Inside Durham Student Productions


I’m joined by four members of Durham Student Productions (DSP) who all share something in common: little or no experience of film-making before joining the society. First year Mia Brown stumbled across DSP’s stall at the Freshers’ Fair; fourth year and current secretary Beth Noel only came to a meeting because her friend dragged her along.

The only film president made before joining was a GCSE music video. Stephanie Hanson, on the other hand, approached DSP as a writer, though stresses how important it is to get involved in all aspects of the film-making process to truly understand the medium.

The students’ involvement in the society has completely changed their perspective on film. “I can liken it almost to an awakening of the senses,” Hanson enthuses. “I was watching Apple Tree Yard the other day and was really aware of what worked really well and what I could use.”

I’d never produced anything before and Hugh ran a production meeting which explained the whole process: organisation, making lists, getting people involved.”

“There’s two levels,” Memess adds. “Asking why a director has made a certain choice. Why are they panning? Why is she crying? Then you can find the answers to those questions: it would have been better if they’d done that; that shot was genius.”

“At first you think that making a film is an unconquerable mountain,” Hanson continues, “but when you break everything down it’s doable. I’d never produced anything before and Hugh ran a production meeting which explained the whole process: organisation, making lists, getting people involved.”

Hanson’s learning curve has been especially steep. Having only joined the society recently, she was part of the sound team on Prasanna Sellathurai’s short film The Inevitable and is now working on Stop Filming Me, one of the two films DSP annually awards a budget of £100 with the aim of film festival success. Hanson is on writing duties and is also producing; her enthusiasm for the project is infectious.

Sellathurai’s film, though still a little rough around the edges, demonstrates some technically accomplished storytelling. It follows a loner student called Lucy (Bianca Skrinyár) who can see the future repercussions of each of her actions. At the climax of the film, Lucy is trapped in a situation where every possible action leads to violence.

“Prasanna is a very meticulous person,” Hanson tells me, “a true artist. He dedicated a lot of time to creating the atmosphere.” This clearly comes across in the film. Sellathurai worked closely with musician Christopher Blakely to create a dream-like sense of dread. The atmosphere is almost Lynchian, and tense tracking shots along the floor of college accommodation echoed Stanley Kubrick’s The Shining.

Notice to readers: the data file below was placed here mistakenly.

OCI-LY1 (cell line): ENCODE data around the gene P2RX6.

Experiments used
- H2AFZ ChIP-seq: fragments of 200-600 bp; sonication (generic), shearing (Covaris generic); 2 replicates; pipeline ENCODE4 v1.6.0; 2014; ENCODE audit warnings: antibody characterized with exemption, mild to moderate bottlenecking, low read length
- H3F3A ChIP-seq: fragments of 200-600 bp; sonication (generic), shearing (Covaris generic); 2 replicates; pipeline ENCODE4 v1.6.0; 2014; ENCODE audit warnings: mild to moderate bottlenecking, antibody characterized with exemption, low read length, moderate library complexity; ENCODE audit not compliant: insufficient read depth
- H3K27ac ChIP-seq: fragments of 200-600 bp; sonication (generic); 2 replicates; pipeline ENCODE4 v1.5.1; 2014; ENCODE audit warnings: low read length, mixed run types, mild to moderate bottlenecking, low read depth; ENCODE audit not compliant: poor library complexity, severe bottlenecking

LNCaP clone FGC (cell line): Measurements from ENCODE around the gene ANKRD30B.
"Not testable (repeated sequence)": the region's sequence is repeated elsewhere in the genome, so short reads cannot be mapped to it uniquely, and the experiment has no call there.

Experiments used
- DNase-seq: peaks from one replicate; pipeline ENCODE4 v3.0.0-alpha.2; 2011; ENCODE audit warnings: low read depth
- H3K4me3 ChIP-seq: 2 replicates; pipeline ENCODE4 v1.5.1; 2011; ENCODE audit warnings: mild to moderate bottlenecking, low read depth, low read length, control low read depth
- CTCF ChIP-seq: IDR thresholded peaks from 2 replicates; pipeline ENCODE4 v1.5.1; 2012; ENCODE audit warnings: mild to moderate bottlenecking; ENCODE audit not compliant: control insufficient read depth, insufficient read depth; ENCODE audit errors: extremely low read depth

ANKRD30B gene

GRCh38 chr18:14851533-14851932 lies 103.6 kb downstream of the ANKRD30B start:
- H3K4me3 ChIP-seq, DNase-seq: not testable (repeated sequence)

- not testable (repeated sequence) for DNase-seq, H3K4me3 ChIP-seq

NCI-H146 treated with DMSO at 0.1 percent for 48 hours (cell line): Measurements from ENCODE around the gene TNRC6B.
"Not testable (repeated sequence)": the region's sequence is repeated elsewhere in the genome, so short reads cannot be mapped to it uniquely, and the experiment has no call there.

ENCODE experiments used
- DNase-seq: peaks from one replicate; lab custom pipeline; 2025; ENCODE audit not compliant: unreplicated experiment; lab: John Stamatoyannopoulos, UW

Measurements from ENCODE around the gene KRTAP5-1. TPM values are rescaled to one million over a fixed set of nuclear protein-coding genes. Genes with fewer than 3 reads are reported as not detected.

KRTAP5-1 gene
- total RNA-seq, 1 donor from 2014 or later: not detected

Hansen’s Stop Filming Me sounds even more ambitious. “I was inspired by the horrific killing of Lee Rigby,” she expands. “The entire thing was caught on camera, which implies that there were a lot of people witnessing it who didn’t feel in a position to react or act.

“There are so many instances now with people filming but not engaged or interacting with what they see. It was really a thought experiment which led to a short script.”

“At first you think that making a film is an unconquerable mountain, but when you break everything down it’s doable.”

As well as turning out high-quality content, the general philosophy at DSP is to “let everyone have a go at anything”. “Film-making is like any other skill,” Memess elaborates, “you just have to do it enough to get good at it.”

Though only two films a year are given significant funding, this doesn’t stop DSP members from practising their craft. “You can make a film just using equipment we have in the cupboard,” Memess tells me. The Inevitable only had a budget of £10. Brown, despite missing out on the annual funding opportunity, is still keen to make her own film using DSP’s equipment: an Edwardian murder mystery set in Beamish with a supernatural twist.

DSP’s work is not confined to fictional shorts. They were also behind the memorable trailer for the Collingwood Woodplayer’s production of Tom Stoppard’s Arcadia. Director could not be more pleased with the result. “With over 2,600 views, it is a creative piece in itself separate from the acting on stage,” she says.

To create the trailer’s most iconic moment, the team lit 300 candles in Memess’s back garden, with shots of the fire reflected in the actors’ eyes.  “It’s quite a powerful image which seems to have really stuck with people,” Memess reflects. “Audiences recognised Arcadia as the play with the candles.”

Another ongoing collaboration is with Durham University Electric Motorsport (DUEM) who are “beyond pleased with the results so far,” according to Head of Business Tobias McBride. DSP’s promo piece for their new solar car helped the society secure sponsorship from DJI, who specialise in drones and camera stabilisation equipment. DSP will continue to follow the solar car’s progress as DUEM prepare for the World Solar Challenge, a 3,000 km solar car race from Darwin
to Adelaide.

The society is also an established breeding ground for future filmmakers. Ex-president Will Webb, for example, went on to win the BFI Future Film award in 2015 for his low-budget horror short Kissy Lip Man.

Though film-making may seem like a daunting undertaking, with DSP’s help any budding director’s creative ambitions are more than achievable.

If you’d like to get involved with Durham Student Productions email or join their Facebook page. Meetings take place on Mondays at 7:30pm in ER140.

To find out more about Durham University Electric Motorsport, visit their website here.


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